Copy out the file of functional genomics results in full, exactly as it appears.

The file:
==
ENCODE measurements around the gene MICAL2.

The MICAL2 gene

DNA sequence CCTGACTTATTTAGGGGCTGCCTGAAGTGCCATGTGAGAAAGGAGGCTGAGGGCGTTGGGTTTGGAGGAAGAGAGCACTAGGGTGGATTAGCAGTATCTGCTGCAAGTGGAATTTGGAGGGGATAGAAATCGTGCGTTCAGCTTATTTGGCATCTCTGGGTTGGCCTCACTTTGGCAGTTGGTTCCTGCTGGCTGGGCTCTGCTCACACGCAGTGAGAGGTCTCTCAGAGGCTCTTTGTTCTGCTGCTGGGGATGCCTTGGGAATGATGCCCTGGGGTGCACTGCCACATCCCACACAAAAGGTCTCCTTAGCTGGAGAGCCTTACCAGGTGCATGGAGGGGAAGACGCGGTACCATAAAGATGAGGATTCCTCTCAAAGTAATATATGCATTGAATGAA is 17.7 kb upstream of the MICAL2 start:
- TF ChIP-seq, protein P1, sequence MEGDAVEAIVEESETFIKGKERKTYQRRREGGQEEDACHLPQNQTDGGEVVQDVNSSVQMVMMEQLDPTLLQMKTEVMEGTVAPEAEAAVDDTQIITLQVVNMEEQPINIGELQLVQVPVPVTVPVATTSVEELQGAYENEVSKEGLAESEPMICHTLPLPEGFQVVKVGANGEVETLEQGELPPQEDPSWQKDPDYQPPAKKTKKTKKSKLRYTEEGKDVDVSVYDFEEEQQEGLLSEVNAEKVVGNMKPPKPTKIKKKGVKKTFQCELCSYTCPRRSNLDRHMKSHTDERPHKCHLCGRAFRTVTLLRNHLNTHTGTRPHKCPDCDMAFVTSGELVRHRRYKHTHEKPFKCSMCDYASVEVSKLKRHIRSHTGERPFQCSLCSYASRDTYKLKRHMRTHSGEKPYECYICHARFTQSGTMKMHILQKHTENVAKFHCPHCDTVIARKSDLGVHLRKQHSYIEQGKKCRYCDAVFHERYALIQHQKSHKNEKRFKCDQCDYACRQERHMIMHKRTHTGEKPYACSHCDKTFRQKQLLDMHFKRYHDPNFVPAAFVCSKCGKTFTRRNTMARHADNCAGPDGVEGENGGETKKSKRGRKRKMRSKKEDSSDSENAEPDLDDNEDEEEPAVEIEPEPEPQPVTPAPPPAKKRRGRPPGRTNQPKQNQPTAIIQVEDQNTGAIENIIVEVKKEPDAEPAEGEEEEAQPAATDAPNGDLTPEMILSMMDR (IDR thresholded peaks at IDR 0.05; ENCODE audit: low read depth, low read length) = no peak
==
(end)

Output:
ENCODE measurements around the gene MICAL2.

The MICAL2 gene

DNA sequence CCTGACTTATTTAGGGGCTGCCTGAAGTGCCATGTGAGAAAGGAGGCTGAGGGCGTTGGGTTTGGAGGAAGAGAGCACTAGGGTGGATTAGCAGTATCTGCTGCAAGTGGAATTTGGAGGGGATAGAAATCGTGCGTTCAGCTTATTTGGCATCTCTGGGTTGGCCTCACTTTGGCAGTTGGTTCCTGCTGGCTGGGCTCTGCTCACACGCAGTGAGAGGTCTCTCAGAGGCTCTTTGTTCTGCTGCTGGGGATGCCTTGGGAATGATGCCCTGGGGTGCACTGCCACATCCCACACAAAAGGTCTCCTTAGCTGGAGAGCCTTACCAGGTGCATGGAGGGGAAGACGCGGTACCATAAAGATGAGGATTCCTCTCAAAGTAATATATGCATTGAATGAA is 17.7 kb upstream of the MICAL2 start:
- TF ChIP-seq, protein P1, sequence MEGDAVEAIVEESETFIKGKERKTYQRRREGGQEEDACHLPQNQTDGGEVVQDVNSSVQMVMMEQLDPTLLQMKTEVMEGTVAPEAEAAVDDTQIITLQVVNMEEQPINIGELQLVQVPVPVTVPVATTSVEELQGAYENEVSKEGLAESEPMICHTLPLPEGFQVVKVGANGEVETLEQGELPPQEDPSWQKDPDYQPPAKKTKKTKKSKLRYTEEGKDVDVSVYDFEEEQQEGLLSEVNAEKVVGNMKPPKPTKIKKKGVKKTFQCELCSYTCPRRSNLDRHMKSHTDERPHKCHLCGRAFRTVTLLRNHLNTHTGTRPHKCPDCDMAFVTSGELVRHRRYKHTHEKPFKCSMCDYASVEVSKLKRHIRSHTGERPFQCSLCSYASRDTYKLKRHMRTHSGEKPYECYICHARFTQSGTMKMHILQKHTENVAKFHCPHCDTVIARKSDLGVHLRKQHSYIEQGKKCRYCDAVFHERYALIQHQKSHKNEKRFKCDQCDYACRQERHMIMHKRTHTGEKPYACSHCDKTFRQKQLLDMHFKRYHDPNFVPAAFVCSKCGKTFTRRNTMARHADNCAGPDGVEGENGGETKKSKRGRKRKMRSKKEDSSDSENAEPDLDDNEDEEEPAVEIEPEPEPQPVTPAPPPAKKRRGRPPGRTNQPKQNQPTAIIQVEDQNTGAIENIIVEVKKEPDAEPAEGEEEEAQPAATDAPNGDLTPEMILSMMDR (IDR thresholded peaks at IDR 0.05; ENCODE audit: low read depth, low read length) = no peak